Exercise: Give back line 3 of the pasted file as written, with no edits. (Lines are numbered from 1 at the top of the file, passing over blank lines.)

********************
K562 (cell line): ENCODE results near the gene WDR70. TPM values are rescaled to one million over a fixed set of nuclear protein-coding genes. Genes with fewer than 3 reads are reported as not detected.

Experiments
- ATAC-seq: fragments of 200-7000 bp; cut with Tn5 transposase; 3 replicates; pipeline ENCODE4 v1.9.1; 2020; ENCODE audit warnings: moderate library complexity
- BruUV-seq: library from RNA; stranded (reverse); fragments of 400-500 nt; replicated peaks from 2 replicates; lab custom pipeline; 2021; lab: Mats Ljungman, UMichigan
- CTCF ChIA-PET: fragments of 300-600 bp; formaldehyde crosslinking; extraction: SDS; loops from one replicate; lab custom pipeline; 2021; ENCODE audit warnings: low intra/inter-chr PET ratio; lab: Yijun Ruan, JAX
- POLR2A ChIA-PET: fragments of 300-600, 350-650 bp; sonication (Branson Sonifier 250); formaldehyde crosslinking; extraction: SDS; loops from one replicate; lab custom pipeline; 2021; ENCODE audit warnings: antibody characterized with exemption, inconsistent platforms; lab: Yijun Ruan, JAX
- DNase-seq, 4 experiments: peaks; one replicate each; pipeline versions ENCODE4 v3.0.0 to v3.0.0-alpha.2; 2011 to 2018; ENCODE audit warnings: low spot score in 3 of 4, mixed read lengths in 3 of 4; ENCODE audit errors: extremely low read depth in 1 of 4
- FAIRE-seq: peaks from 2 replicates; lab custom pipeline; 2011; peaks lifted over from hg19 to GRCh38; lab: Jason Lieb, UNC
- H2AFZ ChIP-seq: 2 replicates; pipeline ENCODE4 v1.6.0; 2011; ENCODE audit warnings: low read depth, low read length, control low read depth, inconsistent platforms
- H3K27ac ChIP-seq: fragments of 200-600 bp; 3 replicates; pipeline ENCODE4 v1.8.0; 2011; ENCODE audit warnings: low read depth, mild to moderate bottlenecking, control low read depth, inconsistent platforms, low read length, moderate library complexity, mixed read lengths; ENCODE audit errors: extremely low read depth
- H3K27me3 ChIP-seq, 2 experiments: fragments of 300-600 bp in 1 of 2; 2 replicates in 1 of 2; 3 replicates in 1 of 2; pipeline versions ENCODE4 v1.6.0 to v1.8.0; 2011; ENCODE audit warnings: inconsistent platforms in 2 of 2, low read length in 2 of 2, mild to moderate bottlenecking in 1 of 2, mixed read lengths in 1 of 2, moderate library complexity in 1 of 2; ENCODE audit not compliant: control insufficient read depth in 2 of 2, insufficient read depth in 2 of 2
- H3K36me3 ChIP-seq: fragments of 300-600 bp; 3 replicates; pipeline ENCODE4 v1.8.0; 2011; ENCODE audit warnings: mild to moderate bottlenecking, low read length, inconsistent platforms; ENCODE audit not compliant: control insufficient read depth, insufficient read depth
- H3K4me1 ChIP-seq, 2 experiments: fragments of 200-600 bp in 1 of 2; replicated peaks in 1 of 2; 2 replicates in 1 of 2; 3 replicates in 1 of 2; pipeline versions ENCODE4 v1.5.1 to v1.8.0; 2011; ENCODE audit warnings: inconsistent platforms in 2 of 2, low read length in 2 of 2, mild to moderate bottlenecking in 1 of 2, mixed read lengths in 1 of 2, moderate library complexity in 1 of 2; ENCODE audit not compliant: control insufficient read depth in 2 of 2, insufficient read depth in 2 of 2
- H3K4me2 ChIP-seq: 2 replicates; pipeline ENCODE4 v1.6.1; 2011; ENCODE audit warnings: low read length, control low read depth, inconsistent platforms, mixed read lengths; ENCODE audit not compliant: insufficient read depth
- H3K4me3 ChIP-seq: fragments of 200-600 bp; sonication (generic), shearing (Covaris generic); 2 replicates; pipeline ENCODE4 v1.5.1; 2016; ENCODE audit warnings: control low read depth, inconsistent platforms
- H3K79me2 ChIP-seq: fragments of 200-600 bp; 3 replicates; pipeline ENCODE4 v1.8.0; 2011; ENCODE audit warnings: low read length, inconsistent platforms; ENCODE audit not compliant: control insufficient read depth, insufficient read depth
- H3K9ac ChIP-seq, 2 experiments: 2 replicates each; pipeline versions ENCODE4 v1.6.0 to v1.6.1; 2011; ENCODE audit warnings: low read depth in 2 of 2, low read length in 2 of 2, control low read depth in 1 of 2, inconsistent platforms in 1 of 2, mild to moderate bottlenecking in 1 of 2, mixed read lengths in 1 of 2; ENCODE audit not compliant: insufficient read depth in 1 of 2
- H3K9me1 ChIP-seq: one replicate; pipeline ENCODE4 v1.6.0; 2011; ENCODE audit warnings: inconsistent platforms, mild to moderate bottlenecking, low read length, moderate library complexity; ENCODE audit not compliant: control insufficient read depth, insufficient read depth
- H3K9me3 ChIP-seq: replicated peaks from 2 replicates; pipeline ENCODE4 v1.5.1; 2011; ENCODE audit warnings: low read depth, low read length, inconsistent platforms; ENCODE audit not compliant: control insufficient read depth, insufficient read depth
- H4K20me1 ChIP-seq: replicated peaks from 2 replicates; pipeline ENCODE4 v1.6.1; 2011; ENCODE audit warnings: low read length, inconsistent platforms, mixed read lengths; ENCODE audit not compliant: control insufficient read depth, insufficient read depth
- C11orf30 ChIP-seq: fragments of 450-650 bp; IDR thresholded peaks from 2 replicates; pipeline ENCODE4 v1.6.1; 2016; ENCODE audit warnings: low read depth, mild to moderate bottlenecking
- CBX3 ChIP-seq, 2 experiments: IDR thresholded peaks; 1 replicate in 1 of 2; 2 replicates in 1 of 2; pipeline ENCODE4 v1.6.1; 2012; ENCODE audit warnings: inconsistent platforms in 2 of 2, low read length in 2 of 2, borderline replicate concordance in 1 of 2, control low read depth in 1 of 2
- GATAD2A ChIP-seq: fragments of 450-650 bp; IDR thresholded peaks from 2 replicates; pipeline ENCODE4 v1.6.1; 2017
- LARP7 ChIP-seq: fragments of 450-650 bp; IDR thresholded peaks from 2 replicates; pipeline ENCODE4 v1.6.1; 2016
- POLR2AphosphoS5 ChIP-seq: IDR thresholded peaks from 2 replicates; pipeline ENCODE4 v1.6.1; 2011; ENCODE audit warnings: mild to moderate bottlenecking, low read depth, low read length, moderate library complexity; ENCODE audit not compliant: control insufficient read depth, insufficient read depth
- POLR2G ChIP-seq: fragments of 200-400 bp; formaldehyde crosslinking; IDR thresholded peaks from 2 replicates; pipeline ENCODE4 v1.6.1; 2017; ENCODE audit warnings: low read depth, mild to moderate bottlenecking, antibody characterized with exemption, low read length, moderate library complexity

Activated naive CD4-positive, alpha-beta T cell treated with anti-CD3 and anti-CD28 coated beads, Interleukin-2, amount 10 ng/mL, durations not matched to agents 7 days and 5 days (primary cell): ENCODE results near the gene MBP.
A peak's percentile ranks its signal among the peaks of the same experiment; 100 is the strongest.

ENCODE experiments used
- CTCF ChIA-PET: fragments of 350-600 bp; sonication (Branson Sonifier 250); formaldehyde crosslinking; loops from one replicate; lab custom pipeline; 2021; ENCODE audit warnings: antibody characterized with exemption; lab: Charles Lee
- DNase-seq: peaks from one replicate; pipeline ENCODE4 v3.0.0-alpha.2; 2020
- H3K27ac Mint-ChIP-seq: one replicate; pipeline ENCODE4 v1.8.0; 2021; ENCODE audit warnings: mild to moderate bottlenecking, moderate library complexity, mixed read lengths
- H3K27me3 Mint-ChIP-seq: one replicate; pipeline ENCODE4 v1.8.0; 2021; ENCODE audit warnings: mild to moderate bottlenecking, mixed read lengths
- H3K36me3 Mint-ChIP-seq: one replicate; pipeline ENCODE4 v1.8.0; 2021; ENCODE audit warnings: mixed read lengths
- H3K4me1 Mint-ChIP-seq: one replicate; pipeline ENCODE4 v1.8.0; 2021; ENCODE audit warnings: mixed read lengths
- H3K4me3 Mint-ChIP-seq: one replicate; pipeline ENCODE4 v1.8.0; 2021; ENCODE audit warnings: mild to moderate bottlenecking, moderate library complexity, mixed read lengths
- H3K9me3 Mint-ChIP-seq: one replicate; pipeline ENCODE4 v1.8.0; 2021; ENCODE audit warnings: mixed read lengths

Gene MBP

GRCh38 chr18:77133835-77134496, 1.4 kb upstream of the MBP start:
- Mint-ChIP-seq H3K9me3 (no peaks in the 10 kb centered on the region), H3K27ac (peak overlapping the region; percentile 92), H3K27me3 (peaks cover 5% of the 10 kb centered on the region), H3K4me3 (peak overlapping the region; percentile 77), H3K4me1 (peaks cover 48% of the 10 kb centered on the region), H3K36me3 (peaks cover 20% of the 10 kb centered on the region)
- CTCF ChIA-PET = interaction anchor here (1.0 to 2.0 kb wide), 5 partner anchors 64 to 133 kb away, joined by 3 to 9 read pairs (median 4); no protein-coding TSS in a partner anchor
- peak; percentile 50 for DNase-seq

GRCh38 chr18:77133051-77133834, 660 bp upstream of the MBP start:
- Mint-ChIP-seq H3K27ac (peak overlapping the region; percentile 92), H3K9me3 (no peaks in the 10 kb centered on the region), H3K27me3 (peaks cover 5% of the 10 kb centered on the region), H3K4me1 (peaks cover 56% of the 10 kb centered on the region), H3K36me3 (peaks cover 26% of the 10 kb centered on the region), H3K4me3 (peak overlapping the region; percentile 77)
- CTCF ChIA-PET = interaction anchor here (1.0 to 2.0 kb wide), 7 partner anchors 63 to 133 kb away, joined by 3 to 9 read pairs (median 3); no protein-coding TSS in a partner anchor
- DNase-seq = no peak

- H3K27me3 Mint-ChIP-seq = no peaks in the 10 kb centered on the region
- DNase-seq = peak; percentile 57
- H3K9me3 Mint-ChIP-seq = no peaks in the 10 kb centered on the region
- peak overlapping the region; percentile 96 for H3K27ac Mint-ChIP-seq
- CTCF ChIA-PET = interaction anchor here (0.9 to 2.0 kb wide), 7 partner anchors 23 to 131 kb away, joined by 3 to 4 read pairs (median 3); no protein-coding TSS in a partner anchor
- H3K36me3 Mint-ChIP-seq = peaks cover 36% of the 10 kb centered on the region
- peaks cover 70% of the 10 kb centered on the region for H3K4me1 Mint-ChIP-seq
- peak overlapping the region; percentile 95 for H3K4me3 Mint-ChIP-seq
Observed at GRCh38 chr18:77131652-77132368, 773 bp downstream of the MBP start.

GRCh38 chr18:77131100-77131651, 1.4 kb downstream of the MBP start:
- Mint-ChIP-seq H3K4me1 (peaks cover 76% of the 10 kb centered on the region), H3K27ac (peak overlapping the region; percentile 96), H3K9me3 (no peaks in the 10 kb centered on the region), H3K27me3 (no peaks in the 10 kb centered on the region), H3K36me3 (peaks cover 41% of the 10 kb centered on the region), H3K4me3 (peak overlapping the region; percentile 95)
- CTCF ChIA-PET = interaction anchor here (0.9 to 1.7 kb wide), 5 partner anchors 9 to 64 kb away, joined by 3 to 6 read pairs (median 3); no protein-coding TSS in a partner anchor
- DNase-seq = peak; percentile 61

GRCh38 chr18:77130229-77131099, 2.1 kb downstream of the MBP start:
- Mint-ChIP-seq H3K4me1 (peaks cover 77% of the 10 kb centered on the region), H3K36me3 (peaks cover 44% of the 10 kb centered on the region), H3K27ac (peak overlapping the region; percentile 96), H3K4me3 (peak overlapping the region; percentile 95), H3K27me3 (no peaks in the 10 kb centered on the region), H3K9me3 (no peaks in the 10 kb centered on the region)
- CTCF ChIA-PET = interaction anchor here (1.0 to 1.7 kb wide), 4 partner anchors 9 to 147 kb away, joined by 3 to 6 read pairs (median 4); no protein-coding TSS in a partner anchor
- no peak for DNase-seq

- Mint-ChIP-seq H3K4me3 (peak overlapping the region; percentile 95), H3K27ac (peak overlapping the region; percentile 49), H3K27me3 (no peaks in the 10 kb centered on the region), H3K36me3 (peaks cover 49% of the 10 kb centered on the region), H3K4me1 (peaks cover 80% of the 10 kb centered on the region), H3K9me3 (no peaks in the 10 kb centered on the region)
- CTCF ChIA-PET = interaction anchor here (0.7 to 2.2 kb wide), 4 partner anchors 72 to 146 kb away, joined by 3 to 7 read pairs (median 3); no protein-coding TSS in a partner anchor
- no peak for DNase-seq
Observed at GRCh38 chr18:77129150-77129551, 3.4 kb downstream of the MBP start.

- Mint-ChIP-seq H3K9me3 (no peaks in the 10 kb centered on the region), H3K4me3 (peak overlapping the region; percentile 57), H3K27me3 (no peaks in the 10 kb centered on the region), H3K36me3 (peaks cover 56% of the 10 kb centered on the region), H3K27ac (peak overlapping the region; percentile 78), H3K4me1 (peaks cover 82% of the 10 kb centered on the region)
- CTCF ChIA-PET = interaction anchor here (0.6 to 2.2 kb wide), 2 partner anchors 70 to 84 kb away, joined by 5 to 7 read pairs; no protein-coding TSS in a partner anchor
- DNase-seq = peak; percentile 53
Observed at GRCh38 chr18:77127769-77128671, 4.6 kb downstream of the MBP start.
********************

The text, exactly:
- ATAC-seq: fragments of 200-7000 bp; cut with Tn5 transposase; 3 replicates; pipeline ENCODE4 v1.9.1; 2020; ENCODE audit warnings: moderate library complexity